2. Punch down the risen dough and turn out onto floured board. Divide in half and knead each half for five minutes or so, adding flour as needed to keep from getting sticky. Divide each half into thirds and roll into long snake about 1 1/2 inches in diameter. Pinch the ends of the three snakes together firmly and braid from middle. Either leave as braid or form into a round braided loaf by bringing ends together, curving braid into a circle, pinch ends together. Grease two baking trays and place finished braid or round on each. Cover with towel and let rise about one hour.
  3. Preheat oven to 375 degrees F (190 degrees C).
  4. Beat the remaining egg and brush a generous amount over each braid. Sprinkle with poppy seeds if desired.
  5. Bake at 375 degrees F (190 degrees C) for about 40 minutes. Bread should have a nice hollow sound when thumped on the bottom. Cool on a rack for at least one hour before slicing.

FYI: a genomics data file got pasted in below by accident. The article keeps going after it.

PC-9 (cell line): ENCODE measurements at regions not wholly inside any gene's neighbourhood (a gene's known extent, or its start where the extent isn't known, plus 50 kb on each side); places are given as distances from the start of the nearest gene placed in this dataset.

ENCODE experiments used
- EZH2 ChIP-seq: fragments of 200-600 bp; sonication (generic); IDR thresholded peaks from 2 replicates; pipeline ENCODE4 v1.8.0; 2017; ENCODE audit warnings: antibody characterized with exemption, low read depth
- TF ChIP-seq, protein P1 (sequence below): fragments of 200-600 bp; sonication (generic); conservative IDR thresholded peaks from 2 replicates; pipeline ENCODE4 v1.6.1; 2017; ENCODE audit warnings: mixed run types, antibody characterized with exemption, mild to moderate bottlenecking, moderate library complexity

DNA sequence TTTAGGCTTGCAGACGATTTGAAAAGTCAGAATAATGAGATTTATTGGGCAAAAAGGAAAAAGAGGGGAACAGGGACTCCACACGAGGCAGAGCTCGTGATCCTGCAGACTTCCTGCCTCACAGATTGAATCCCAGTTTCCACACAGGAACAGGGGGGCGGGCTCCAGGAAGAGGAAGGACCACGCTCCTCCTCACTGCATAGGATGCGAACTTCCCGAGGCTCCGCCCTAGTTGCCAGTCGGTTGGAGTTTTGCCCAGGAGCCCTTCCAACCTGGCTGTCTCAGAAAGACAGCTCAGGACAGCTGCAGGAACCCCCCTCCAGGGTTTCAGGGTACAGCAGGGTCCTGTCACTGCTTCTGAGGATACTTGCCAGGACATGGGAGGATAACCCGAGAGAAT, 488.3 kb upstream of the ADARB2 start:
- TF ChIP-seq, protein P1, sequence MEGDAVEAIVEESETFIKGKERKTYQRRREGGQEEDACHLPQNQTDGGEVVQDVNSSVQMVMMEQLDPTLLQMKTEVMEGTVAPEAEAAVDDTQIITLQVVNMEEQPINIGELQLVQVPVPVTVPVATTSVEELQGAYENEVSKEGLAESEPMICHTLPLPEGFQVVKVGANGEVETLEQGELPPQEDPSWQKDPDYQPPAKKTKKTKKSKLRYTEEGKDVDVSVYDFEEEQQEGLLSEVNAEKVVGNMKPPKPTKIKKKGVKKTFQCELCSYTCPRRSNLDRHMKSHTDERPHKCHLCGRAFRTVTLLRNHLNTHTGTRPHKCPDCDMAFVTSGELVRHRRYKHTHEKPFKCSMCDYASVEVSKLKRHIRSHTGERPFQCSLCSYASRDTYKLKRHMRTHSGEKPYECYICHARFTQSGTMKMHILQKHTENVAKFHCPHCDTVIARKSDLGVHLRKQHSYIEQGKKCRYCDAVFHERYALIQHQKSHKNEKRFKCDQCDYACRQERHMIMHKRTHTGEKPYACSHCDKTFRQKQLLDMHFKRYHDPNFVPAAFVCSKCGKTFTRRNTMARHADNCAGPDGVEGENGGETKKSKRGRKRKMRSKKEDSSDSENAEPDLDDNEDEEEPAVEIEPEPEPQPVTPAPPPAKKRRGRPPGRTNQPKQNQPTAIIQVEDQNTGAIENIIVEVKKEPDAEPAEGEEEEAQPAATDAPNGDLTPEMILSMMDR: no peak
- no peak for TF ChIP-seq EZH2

Welcome to our bread blog

Welcome to our blog.  Thanks for stopping by!  B. does the bread making and I (his wife) do the blogging, eating, and lots of oohing and ahhing.  Much to my delight, B. has been experimenting with bread making since early 2008.  He's perfected many breads, like his rosemary & garlic rustic loaf. But more often than not, he picks a new bread to tackle.  As a scientist, he finds a lot of experimental appeal in finding the right blend of ingredients, temperature, and timing.  And the raves of friends and fam are a much more gratifying form of peer review.  Sorry.  Nerdy science joke.

These past few months, we've worked our way through challah, rye pita and today's he's tackling poolish ciabatta.  I'll post a lot to catch you up on the last few months and then I'll try to track his bread making in real(ish) time, after my bread comas subside.   

B. doesn't use a bread machine but he has gotten a few upgrades over the years.  He's gone from doing it all by hand with nothing but a big bowl, a broken one-handled rolling pin, and a tiny 10 x 10-inch cutting board; to upgrading to a Roll Pat and Kitchen Aid (which, again to the delight of my belly, has increased production dramatically).

If you have your own tweaks, tricks or recipes, we'd love for you to share.